In 2021, we celebrated the 25th anniversary of the establishment of NORA, the organisation North Atlantic co-operation. The anniversary commemorates the decision by coastal Norway to join the West Nordic partnership that already included Iceland, Greenland and the Faroe Islands. The NORA constituents are linked by their geographical location, common traits and shared challenges, as well as their historical, institutional and cultural ties.
NORA’s overall purpose has always been to strengthen collaboration between stakeholders in the North Atlantic across professional and national borders and to strengthen the economy of the region while also promoting sustainability in all its forms. In accordance with the wishes of the Nordic Council of Ministers, NORA has a long history of collaboration with the communities that border the NORA area. The focus has been on Scotland and Canada, but the relationships extend as far as the US state of Maine.
NORA’s activities see it take on three different profiles: • the project-supporting NORA, which seeks to interact with as many groups in the region as possible in order to establish the critical mass of participants needed for progress to be made in NORA priority areas • the agenda-setting NORA, which influences the region’s agendas through strategic initiatives and the results of the projects it funds • the alliance-creating NORA, which fosters networks among stakeholders in the region in order to achieve the greatest possible synergy through co-operation and collaboration
Over the past 25 years, NORA has provided an average of 5 million Danish kroner in project funding annually, or around 130 kroner million in total.
Several of the projects that NORA has funded have brought a wealth of knowledge to the fore that can be highly valuable for a variety of industries and interest groups. Some have created alliances across industries, research fields and national borders. Others have focused on new and unexpected opportunities and issues. Not all of the projects have been commercially oriented, but some have shown themselves to have such potential that they were developed into firms that today have a value that far exceeds the amount of all of the grants NORA has ever made.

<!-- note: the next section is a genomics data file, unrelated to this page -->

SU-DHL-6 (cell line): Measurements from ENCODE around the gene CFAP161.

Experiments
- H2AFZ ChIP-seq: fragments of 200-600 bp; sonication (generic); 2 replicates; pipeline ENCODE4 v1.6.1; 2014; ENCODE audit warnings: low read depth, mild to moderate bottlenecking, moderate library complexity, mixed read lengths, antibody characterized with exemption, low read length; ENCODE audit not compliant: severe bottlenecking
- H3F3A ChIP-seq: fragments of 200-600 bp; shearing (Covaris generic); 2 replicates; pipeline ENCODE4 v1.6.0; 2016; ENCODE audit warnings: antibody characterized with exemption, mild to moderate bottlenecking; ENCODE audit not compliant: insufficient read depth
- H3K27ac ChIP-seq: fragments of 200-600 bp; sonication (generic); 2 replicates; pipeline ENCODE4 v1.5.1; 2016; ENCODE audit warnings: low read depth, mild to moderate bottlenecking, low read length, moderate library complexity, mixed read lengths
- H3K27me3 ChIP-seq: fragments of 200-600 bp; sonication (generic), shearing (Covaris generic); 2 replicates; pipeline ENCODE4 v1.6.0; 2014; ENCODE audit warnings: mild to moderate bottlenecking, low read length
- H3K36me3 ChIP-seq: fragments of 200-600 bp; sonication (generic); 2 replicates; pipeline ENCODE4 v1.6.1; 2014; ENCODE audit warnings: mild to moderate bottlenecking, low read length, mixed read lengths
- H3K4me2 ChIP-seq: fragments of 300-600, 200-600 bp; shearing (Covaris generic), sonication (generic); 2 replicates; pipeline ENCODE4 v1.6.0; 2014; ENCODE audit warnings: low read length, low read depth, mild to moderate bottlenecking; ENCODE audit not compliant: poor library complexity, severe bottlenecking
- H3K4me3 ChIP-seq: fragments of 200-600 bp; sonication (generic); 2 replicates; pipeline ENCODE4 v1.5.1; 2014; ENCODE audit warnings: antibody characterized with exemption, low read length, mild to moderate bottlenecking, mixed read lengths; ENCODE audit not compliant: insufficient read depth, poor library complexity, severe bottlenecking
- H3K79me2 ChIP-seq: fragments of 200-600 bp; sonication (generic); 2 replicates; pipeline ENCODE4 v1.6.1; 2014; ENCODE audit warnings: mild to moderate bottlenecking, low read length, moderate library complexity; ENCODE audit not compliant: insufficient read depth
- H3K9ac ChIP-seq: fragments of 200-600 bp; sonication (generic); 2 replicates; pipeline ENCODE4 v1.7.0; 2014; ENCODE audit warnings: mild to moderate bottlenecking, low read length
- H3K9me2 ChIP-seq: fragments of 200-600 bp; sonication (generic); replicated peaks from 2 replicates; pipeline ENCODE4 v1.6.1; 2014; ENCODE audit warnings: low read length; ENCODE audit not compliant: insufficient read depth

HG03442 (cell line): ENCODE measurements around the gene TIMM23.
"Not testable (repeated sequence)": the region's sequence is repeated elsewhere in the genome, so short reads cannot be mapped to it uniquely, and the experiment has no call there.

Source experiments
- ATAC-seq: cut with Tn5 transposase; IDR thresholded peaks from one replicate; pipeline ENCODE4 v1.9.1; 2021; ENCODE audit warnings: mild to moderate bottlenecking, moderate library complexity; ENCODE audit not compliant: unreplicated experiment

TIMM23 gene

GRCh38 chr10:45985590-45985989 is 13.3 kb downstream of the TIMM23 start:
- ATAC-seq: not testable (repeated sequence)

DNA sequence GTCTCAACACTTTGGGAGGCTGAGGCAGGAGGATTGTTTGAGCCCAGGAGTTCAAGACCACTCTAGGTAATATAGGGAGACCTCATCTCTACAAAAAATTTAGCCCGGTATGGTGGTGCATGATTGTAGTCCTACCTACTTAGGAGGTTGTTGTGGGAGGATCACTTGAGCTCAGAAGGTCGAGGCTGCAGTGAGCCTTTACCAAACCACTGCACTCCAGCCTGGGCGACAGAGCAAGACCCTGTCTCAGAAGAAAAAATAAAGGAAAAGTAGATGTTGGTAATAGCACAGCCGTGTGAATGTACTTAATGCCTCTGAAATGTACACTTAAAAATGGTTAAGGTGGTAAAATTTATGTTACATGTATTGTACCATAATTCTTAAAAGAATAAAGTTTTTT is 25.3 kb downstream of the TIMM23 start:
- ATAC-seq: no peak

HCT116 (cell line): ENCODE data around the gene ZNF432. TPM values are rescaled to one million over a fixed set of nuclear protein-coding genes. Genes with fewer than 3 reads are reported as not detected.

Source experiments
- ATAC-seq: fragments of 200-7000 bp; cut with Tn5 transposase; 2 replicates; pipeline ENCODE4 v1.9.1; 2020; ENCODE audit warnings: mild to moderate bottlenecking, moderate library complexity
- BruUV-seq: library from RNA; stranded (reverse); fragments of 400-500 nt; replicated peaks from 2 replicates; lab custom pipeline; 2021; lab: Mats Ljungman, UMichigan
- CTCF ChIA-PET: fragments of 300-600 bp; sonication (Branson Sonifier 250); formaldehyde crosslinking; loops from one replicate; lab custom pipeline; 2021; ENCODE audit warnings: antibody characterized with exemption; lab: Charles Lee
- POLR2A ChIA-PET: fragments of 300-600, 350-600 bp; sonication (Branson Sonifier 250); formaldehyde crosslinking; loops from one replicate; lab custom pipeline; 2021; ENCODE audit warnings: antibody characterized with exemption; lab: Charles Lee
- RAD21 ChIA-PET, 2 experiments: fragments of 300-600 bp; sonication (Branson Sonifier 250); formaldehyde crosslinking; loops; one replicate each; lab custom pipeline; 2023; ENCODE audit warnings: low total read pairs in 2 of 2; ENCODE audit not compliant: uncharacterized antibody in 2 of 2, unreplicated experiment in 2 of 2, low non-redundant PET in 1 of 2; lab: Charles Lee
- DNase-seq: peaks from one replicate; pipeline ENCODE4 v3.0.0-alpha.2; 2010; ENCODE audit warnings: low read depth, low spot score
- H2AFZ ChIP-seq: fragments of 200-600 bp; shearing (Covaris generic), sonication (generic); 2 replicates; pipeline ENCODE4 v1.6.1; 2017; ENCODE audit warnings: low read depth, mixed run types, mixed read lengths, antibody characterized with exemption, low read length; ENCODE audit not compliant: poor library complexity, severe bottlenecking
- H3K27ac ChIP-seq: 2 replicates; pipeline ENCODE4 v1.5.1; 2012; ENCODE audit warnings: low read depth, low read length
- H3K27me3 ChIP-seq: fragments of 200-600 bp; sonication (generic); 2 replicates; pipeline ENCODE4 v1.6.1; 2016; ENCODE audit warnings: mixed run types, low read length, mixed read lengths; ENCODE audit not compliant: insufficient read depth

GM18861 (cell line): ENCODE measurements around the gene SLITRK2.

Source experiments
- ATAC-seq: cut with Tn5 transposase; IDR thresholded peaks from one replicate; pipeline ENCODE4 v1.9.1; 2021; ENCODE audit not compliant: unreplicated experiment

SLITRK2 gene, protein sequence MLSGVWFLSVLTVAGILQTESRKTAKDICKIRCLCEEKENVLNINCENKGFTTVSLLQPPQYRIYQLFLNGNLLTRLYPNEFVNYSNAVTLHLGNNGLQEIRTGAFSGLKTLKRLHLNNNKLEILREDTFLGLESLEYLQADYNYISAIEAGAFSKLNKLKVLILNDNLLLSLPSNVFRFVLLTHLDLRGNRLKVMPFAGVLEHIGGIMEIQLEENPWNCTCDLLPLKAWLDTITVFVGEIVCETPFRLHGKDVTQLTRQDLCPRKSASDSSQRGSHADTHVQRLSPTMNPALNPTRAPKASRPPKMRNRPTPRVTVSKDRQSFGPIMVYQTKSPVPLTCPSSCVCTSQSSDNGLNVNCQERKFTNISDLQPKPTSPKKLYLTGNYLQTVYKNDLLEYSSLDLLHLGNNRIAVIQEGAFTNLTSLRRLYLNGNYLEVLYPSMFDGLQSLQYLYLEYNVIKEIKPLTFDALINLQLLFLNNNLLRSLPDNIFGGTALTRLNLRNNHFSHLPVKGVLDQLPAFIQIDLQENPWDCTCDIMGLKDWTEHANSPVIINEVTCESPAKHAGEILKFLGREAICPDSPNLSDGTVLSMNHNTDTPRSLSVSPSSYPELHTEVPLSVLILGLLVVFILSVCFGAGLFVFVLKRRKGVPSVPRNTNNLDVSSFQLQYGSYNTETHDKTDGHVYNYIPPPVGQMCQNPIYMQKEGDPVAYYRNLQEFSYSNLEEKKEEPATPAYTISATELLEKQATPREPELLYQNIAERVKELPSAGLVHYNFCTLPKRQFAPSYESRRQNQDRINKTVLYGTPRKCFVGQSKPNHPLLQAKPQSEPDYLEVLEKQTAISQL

On 3 November 2021, NORA hosted a grand celebration at Nordatlantens Brygge in Copenhagen. As part of the event, a handsome display of a selection of the exciting projects NORA has funded gave guests the chance to read, hear and even taste what they were about.
In addition to the exhibition, guests were treated to an engaging discussion among the three veterans of North Atlantic relations: Iceland’s Steingrímur Sigfusson, Norway’s Eirik Fiva and the Faroe Islands’ Jákup Mørkøre. The westward-oriented relationship arose in the mid-70s and made significant progress in the 80s on the backs of the groups that emerged at that time to promote West Nordic collaboration. The discussion centred on NORA’s quarter century of experience as a project-funder and alliance-creator, as well as its future role of setting the agenda at the junction of political strategy and co-operation among the region’s civil-society groups.
The engaging discussion focused on West Nordic co-operation in a historical perspective and was followed by a no-less-insightful presentation by sociologist Dennis Holm, who gave his take on the challenges and opportunities he sees in the North Atlantic region today and in the future. Among his observations: a trend among younger generations in particular to question today’s consumer-oriented society and for peripheral areas to become more of a viable alternative for those seeking work-life balance. In his opinion there is a focus on creating a strong connection between nature and society that will make outlying areas attractive for former residents to return to, and for new residents to discover. Holm believes that NORA will continue to play an important role as a facilitator that can forge ties between North Atlantic communities and draw attention to the region’s success stories.
As the grand finale for the evening, we had the exquisite pleasure of listening to a performance by the winner of the 2021 Nordic Council Music Prize, Eivør Pálsdóttir, from the Faroe Islands, who enchanted the gathering with her melodic voice.